Prime Minister John Key is flying into Tauranga today to view the looming environmental disaster that is the stricken container ship as anger grows over the time it has taken to respond.
The fuel vessel Awanuia is due to arrive today to help offload the 2000 tonnes of oil threatening to spill into the
The 5km oil slick across the sea is already being cited as exposing the dangers of deep sea oil exploration.
Green Party oceans spokesman Gareth Hughes said the inability of
to cope was exposed by the need to call on for help. "We have
to put a moratorium on even testing [oil] wells in Australia waters until we can
prove that our oil spill response plans are adequate." New Zealand
Environment Minister Nick Smith said yesterday it was possible to manage the risks of exploration.
He said proposed laws would ensure the proper protection was in place when they were passed.
Maritime pollution response co-ordinator Mick Courtnell said it had the potential to be similar to the Gulf of Mexico disaster which left the
coast knee-deep in thick oil. Florida
|The oil spill from cargo ship Rena. Photo - John Borren|
"We're not mopping up spilt milk in the kitchen. It could be a long term beach clean-up. If the ship breaks in half and all the oil comes to shore, it will be buckets and spades sort of stuff."
"From what I've seen so far they're woefully under-prepared," he said.
"People here are getting more annoyed by the day by the lack of action. It's been four days now and still nothing."
Earth 2 Oceans dive centre owner Rachel Rolston said she was "horrified" by the amount of time it was taking. "There seem to have been slow, ill-equipped and inefficient responses from the organisations and departments that should have been doing something about this. People here are angry. They're really angry."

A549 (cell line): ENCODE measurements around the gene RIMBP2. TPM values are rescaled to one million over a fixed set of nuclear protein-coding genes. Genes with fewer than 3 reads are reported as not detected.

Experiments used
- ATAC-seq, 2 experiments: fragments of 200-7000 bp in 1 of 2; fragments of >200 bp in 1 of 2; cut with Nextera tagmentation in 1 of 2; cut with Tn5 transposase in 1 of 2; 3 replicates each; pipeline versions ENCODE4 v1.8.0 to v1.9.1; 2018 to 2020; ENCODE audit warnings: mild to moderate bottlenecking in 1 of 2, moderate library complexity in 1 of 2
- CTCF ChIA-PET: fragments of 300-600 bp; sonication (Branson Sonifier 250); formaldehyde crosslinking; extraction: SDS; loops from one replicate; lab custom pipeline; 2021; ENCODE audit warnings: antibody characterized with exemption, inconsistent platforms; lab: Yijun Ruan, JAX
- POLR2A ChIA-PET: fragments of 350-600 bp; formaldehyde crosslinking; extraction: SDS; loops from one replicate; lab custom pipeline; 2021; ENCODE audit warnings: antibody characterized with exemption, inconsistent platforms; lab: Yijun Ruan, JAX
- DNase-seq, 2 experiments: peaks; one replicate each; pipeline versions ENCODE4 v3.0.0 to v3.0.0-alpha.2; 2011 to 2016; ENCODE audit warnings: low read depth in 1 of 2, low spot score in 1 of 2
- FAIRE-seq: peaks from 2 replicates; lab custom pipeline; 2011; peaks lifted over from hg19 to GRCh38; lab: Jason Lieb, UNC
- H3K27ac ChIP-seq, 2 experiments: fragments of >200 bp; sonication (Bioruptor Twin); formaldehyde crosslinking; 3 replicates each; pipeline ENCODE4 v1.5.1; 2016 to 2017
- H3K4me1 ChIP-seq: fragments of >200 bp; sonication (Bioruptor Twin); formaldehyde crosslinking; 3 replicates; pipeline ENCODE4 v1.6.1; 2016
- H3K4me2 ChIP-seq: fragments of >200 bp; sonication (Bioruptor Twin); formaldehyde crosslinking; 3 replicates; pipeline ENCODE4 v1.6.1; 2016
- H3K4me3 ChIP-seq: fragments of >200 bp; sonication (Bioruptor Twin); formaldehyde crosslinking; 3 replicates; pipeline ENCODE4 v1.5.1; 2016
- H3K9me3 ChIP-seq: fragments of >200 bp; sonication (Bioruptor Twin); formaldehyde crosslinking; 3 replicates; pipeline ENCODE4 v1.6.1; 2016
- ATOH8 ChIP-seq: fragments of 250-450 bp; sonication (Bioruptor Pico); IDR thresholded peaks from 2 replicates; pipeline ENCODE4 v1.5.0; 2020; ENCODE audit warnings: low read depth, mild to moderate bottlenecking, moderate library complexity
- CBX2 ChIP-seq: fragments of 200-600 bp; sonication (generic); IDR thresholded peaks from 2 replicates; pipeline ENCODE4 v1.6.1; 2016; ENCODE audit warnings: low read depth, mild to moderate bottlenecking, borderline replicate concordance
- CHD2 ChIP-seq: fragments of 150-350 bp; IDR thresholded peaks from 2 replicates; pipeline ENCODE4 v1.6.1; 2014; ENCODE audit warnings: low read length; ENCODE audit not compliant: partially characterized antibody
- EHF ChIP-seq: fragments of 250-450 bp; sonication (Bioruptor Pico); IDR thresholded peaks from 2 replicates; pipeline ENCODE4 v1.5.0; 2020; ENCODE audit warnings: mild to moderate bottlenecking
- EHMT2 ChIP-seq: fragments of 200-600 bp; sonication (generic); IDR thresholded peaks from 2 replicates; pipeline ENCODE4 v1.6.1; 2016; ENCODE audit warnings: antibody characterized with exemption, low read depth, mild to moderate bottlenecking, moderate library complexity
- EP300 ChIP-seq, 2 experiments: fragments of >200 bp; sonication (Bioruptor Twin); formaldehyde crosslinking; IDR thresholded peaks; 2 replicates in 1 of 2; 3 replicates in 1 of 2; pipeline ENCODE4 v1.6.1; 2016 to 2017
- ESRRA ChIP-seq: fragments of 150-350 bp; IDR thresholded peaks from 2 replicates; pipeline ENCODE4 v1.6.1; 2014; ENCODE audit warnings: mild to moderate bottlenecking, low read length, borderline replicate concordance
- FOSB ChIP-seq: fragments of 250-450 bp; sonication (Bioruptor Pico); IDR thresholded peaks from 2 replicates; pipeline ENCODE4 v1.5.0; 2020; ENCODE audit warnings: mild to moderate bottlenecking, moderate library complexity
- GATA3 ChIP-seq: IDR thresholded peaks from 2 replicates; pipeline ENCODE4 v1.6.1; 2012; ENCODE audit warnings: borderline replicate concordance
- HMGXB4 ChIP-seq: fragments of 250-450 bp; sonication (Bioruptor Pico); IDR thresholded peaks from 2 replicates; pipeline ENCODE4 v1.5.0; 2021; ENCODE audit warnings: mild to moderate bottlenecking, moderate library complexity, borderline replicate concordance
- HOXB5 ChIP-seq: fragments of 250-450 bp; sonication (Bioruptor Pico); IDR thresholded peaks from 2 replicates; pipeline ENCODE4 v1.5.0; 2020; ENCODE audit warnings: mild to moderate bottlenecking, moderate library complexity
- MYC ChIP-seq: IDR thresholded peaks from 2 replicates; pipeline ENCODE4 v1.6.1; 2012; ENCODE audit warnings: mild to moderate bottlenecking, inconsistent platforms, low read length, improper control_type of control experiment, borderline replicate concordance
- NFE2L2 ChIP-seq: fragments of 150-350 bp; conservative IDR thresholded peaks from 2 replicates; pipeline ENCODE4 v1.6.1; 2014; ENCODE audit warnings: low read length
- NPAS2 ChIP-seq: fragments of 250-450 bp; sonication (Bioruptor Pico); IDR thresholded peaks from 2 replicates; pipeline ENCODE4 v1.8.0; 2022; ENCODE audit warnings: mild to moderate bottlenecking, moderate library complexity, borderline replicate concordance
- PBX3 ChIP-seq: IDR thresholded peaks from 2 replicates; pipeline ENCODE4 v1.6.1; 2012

Mark Tucker, operator of sight-seeing company Orca Explorer, said he felt authorities were not doing enough to soak up the oil already in the water. "If the wind turns on shore it will hit the beaches. It's like tar, it'll be impossible to clean up."
On Thursday, Tucker heard Maritime NZ officials trying to reach Rena's captain through maritime radio channel 12. "The officer said the captain was sleeping in his cabin and refused to wake him up."
The oil spill was not enough to put off Mt Maunganui's Gary Plane, 52, from taking his 90hp runabout out yesterday.
He steered clear from Astrolabe, his favourite spot, but still came home with 19 snapper and tarakihi. "I'm worried about that ship breaking," he said. "That whole area is a very unique eco-system. It will be a disaster. That ship must have been miles off course. It should never have happened."
- additional reporting Celeste Gorrell Anstiss
Source: NZ Herald. By Matthew Theunissen & Amelia Romanos. 9 October 2011